Section 3. unsigned long count.2. A single call back for many files When a large number of almost identical files is used. entry->data = file_data.3 shows how to use the data parameter. see Section 3.3. file_data = kmalloc(sizeof(struct my_file_data). so it has some kind of control over the kernel. A better approach is to have a single call back function that distinguishes between the files by using the data field in struct proc_dir_entry. so it should first be copied to kernel space with copy_from_user. 3. The read_func function must return the number of bytes written into the page. The write function should have the following format: int write_func(struct file* file. Writing data The write call back function allows a userland process to write data to the kernel. it’s quite inconvenient to use a separate call back function for each file. the data field has to be initialised: struct proc_dir_entry* entry. GFP_KERNEL).3. 3. Again. Chapter 5 shows how to use a read call back function. void* data). Note that the buffer doesn’t live in the kernel’s memory space. First of all. The file parameter is usually ignored. The data parameter can be used to create a single call back function for several files. Communicating with userland The parameter start doesn’t seem to be used anywhere in the kernel. Chapter 5 shows how to use this call back function. The write function should read count bytes at maximum from the buffer . 6 .Chapter 3. const char* buffer . struct my_file_data *file_data.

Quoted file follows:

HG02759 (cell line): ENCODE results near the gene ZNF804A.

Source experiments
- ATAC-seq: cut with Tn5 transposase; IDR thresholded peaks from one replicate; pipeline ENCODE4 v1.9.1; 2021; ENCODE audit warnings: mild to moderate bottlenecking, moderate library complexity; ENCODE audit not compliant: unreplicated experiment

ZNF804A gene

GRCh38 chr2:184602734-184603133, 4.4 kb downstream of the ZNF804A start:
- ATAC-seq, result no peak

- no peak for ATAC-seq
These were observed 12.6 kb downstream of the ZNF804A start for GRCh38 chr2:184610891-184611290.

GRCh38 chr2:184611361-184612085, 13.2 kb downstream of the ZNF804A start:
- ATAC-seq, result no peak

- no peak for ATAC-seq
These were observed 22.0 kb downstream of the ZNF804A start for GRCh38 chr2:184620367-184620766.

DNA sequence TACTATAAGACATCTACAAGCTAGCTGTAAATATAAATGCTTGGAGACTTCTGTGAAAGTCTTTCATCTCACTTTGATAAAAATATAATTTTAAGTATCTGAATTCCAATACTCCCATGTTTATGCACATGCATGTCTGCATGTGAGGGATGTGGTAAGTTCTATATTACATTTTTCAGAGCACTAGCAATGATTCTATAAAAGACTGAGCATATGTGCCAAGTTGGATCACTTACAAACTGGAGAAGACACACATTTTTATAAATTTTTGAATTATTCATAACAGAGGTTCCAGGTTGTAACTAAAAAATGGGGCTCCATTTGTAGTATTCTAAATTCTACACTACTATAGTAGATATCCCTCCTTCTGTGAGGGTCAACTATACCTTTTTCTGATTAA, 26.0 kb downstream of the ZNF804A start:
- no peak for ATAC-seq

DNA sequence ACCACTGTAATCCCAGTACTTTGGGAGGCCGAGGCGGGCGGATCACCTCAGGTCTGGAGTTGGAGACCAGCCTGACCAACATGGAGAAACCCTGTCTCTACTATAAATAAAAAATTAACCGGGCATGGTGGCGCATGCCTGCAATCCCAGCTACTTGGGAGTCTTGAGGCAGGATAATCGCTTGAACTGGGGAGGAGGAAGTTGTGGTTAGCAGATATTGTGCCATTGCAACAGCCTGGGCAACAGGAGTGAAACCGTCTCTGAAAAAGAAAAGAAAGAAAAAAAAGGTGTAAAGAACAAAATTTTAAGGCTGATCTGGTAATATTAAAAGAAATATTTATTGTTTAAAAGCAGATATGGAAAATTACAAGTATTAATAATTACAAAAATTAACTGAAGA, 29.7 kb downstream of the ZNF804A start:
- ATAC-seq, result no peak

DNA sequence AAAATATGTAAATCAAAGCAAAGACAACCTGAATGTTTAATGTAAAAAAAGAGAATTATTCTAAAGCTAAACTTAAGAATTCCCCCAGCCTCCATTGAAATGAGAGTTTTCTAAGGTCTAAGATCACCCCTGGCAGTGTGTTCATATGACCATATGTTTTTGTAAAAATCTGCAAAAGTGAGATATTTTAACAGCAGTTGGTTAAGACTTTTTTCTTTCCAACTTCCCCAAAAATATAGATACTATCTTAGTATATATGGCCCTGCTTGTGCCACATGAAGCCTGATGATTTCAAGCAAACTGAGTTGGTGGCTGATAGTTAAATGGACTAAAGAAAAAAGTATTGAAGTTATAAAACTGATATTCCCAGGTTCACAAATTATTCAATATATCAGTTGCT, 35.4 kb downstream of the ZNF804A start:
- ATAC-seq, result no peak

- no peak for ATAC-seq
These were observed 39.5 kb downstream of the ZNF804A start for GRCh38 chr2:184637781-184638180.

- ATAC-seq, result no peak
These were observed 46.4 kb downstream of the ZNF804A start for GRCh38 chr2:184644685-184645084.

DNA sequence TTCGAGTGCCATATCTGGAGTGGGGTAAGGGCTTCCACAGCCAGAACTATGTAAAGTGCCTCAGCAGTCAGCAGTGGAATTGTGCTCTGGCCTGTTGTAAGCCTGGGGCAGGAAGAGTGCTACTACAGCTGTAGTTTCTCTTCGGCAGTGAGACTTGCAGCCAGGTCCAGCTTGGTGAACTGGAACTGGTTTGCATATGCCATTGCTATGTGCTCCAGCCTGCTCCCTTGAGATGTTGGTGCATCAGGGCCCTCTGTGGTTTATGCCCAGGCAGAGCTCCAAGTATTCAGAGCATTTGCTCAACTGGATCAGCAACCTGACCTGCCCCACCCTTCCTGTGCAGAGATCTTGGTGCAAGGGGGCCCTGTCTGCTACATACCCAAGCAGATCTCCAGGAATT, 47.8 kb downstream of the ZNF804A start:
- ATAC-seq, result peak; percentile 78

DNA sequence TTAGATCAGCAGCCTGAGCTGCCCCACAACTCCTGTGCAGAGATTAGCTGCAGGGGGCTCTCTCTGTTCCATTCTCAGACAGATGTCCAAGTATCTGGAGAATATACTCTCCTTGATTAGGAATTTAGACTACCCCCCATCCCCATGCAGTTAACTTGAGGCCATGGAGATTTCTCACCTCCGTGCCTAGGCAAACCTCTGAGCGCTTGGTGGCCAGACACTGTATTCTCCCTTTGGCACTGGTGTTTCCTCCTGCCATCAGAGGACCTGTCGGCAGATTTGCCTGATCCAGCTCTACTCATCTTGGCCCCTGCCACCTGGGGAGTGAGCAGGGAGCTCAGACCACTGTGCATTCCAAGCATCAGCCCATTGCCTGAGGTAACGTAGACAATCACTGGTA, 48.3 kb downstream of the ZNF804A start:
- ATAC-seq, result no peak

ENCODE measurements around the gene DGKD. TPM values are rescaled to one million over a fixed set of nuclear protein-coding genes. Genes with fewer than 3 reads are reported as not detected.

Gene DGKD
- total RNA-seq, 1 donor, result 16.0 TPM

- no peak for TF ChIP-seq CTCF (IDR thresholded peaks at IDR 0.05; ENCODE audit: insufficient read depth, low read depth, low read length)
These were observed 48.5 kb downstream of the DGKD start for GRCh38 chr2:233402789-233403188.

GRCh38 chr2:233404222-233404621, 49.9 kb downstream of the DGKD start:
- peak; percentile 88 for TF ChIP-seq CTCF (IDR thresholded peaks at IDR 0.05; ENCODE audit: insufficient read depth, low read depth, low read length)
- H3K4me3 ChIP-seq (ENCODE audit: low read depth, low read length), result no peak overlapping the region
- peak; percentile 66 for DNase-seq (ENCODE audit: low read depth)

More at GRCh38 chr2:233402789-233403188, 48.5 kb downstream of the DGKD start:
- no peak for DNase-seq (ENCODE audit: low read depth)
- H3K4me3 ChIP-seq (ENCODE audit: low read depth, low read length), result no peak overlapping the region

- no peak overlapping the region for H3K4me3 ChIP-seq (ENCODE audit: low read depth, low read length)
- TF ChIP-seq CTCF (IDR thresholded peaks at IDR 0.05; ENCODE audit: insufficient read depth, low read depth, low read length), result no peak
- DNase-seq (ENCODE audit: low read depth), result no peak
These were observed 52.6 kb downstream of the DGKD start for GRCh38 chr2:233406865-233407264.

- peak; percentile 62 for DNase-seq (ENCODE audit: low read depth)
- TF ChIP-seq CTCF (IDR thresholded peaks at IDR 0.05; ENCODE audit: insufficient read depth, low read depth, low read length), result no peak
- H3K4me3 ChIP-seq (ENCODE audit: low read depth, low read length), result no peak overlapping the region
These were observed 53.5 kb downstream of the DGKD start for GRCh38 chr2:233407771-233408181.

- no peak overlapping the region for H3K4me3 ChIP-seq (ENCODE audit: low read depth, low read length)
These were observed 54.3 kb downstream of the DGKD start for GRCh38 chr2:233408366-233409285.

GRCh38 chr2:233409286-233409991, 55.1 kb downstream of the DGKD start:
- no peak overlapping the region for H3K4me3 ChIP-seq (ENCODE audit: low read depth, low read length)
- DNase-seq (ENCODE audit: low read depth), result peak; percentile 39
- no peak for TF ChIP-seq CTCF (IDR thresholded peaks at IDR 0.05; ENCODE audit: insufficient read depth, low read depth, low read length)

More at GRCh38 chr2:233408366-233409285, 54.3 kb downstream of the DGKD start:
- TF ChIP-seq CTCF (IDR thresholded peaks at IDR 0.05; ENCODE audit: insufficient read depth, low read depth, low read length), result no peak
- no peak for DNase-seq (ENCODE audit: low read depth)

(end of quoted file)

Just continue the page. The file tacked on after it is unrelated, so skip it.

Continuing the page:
Communicating with userland The data field is a void *. so it can be initialised with anything. char **start. } Be sure to free the data data field when removing the procfs entry. off_t off.Chapter 3. 7 . the read_proc and write_proc can use it to distinguish between files because they get it passed into their data parameter: int foo_read_func(char *page. int count. if(data == file_data) { /* special case for this file */ } else { /* normal processing */ } return len. Now that the data field is set. void *data) { int len. int *eof.

4. but also allows to set the read function read_proc in one call. 8 . Mode and ownership Sometimes it is useful to change the mode and/or ownership of a procfs entry. be sure to set the owner field in the struct proc_dir_entry to THIS_MODULE.Chapter 4. struct proc_dir_entry* parent. Convenience functions struct proc_dir_entry* create_proc_read_entry(const char* name. like explained in Section 3. read_proc_t* read_proc. struct proc_dir_entry* entry.2. This function creates a regular file in exactly the same way as create_proc_entry from Section 2. entry->mode = S_IWUSR |S_IRUSR | S_IRGRP | S_IROTH. mode_t mode.3. Here is an example that shows how to achieve that: struct proc_dir_entry* entry.3. 4. entry->uid = 0.1 does. Tips and tricks 4. entry->owner = THIS_MODULE. Modules If procfs is being used from within a module. This function can set the data as well. void* data).1.